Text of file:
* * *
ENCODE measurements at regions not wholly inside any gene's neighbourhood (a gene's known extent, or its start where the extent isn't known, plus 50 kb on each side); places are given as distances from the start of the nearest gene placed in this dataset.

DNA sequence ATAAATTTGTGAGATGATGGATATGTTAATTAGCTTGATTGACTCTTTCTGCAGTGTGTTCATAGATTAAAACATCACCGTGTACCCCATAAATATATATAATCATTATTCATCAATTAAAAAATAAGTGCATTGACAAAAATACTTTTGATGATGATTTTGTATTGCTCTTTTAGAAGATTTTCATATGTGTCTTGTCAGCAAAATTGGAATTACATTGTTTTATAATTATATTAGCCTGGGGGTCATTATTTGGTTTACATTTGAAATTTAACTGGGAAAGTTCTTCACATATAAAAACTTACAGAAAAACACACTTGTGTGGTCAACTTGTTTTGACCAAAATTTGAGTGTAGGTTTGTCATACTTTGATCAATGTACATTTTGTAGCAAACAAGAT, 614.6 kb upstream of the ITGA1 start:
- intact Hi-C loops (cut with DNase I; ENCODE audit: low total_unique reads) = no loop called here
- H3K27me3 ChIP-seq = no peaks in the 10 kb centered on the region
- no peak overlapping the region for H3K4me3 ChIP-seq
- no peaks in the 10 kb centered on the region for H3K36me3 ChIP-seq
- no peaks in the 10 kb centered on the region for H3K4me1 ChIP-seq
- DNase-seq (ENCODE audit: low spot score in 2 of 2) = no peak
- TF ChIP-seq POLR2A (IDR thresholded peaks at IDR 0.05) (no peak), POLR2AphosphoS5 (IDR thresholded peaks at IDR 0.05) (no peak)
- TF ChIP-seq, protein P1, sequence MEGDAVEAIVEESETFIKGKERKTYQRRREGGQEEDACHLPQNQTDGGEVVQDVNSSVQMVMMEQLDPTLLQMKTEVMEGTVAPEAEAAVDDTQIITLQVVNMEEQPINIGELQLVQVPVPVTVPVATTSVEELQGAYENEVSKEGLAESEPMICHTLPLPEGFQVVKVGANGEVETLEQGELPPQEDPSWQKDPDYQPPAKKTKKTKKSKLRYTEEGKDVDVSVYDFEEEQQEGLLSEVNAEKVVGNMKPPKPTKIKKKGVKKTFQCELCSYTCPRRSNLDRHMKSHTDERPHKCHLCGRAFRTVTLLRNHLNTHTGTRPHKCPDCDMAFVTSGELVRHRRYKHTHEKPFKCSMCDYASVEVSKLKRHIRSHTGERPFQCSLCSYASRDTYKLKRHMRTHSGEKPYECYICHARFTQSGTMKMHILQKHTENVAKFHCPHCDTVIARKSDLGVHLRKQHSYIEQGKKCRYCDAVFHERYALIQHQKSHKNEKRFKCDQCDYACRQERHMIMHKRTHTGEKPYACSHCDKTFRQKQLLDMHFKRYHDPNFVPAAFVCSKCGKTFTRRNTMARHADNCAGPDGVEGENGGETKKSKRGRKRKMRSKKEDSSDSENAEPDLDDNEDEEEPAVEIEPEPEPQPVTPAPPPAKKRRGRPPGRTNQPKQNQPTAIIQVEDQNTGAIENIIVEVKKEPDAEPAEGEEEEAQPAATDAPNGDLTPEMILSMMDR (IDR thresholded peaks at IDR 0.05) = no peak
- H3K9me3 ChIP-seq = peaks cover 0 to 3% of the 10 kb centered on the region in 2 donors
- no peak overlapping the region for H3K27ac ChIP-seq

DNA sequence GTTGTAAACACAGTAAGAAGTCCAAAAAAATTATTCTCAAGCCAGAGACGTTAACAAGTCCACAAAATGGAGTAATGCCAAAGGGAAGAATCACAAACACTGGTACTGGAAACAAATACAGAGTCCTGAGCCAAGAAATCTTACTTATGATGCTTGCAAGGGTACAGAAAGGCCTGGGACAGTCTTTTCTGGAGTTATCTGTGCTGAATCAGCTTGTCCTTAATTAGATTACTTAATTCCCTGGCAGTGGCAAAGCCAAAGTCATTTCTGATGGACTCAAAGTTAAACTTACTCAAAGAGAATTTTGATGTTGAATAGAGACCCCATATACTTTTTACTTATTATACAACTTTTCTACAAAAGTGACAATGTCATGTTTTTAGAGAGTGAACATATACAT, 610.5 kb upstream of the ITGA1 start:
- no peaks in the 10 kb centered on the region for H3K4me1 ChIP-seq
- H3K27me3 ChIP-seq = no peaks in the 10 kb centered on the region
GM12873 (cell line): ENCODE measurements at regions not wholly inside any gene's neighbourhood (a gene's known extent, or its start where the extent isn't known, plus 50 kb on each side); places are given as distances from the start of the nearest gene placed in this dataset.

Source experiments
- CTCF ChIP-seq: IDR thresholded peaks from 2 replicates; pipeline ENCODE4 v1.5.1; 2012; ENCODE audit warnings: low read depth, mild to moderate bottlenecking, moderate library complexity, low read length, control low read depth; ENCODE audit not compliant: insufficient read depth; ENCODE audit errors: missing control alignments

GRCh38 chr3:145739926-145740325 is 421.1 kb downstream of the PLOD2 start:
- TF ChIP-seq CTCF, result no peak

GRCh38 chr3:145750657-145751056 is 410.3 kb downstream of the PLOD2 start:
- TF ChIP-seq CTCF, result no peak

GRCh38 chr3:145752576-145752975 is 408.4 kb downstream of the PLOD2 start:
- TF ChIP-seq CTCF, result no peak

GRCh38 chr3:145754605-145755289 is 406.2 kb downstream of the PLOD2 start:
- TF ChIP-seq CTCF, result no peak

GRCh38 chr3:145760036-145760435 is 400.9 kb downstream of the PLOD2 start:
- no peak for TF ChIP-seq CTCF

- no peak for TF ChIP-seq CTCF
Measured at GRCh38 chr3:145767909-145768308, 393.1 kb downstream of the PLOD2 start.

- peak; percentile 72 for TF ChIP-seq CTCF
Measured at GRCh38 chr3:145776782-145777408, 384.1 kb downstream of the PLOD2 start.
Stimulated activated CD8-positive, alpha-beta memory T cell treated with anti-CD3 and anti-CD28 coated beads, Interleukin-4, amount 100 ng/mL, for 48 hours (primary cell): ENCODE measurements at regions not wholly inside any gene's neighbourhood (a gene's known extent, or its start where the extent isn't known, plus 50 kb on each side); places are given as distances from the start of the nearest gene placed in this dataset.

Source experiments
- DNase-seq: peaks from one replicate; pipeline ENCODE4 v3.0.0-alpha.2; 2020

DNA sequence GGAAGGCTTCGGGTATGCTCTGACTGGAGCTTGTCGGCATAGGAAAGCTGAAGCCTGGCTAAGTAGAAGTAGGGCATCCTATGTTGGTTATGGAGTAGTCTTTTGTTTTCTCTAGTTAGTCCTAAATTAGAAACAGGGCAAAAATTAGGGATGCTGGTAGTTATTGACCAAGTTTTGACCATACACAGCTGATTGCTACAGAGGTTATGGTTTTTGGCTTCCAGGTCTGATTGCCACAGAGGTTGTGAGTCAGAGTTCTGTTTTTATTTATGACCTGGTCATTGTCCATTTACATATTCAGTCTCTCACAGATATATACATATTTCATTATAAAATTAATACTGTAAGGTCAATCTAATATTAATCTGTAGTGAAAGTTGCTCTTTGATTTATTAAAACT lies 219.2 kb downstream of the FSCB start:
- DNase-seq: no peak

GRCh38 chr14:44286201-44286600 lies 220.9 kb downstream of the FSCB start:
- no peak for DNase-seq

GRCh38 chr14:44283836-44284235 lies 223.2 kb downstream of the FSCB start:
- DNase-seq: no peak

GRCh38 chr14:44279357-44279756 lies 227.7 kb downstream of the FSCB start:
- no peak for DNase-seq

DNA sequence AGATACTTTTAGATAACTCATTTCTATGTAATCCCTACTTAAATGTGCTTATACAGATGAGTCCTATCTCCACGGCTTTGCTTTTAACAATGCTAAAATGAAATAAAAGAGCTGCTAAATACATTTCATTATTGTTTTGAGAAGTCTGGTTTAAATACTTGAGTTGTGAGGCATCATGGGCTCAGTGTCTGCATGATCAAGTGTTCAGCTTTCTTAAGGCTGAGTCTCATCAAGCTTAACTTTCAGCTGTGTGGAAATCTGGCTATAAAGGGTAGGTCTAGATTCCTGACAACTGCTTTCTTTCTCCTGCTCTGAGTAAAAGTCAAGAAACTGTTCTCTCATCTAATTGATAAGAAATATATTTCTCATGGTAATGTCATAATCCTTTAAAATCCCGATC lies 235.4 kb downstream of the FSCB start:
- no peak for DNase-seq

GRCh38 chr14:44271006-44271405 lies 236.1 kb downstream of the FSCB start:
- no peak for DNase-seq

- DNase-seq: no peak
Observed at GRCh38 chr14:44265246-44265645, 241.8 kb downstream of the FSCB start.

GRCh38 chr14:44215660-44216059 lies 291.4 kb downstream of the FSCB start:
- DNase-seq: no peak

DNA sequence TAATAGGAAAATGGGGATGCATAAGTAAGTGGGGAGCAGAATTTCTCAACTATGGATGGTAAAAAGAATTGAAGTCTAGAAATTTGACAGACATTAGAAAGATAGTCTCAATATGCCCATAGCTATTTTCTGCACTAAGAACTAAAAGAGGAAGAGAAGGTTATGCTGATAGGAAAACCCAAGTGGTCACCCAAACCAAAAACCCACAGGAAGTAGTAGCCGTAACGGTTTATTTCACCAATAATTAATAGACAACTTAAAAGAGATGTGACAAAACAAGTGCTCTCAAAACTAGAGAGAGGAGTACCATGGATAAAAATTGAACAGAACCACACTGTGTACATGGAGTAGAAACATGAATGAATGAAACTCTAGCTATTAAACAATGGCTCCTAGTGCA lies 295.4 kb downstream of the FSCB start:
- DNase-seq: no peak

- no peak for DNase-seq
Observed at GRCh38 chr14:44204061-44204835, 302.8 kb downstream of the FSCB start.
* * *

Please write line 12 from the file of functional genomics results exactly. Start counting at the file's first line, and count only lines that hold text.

- no peak overlapping the region for H3K27ac ChIP-seq